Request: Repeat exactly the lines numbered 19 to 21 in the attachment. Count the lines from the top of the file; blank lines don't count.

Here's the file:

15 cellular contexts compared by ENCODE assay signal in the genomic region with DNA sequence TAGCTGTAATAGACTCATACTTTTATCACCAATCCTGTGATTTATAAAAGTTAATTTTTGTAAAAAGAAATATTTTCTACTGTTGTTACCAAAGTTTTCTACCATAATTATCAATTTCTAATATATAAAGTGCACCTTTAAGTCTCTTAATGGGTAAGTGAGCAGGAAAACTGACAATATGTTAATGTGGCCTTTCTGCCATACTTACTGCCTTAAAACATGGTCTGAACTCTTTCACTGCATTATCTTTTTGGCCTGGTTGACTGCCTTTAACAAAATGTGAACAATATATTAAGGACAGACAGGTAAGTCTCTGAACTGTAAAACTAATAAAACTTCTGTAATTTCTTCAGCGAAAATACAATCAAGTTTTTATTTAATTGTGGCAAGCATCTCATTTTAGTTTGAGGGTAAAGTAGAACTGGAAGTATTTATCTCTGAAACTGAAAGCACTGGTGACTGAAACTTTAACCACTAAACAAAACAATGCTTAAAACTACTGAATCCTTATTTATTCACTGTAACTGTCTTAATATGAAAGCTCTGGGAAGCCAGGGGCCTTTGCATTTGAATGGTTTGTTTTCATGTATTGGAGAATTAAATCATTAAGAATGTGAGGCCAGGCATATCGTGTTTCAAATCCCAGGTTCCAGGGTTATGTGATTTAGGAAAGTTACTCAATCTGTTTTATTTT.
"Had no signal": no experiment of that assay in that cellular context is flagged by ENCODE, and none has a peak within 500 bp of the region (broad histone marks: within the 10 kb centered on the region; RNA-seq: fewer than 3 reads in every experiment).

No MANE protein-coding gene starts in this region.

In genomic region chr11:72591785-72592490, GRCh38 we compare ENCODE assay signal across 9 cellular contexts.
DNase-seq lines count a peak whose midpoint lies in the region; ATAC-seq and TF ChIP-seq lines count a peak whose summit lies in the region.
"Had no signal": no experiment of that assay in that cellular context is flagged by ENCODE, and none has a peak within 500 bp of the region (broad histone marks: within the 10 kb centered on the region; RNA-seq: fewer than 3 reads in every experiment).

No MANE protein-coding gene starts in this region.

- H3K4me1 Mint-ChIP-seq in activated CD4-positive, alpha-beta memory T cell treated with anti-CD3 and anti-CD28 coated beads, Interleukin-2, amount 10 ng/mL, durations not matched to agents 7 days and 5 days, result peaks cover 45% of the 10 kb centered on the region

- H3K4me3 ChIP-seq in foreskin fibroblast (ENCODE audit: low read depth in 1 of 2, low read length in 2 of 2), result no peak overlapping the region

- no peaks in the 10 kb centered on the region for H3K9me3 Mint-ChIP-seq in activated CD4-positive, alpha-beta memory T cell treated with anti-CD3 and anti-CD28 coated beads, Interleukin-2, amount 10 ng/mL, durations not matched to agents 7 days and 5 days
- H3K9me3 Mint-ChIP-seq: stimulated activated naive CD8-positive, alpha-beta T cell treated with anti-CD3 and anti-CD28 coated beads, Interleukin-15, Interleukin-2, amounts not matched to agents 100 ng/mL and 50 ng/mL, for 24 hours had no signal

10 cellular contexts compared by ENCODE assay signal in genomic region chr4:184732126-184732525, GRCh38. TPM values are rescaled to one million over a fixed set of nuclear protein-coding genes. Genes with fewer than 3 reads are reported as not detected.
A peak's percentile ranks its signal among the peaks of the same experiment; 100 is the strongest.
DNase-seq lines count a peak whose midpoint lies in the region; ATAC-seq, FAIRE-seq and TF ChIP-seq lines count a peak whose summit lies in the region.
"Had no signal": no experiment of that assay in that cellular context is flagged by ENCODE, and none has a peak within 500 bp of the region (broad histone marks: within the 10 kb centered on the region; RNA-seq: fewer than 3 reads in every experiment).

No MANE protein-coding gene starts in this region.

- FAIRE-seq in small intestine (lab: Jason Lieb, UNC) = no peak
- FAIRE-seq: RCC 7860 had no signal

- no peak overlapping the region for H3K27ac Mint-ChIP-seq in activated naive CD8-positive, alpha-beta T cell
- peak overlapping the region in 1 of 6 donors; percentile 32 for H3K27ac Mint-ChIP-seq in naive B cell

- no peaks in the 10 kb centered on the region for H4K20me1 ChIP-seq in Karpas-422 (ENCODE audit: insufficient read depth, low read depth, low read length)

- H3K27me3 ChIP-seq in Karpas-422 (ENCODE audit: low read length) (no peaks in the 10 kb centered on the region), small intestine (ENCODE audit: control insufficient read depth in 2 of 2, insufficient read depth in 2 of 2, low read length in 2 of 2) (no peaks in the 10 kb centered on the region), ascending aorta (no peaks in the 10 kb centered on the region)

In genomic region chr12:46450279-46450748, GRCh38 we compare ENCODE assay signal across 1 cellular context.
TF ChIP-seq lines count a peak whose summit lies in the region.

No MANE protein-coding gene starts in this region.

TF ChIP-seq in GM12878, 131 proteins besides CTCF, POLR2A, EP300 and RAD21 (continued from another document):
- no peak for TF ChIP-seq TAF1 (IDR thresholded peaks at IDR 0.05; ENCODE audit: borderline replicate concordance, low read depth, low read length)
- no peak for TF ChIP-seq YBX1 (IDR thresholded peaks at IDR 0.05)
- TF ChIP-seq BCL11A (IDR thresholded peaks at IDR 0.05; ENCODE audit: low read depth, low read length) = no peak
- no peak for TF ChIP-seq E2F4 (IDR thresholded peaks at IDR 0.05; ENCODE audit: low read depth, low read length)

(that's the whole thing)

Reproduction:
- no peak overlapping the region for H3K27ac Mint-ChIP-seq in activated naive CD8-positive, alpha-beta T cell
- peak overlapping the region in 1 of 6 donors; percentile 32 for H3K27ac Mint-ChIP-seq in naive B cell

- no peaks in the 10 kb centered on the region for H4K20me1 ChIP-seq in Karpas-422 (ENCODE audit: insufficient read depth, low read depth, low read length)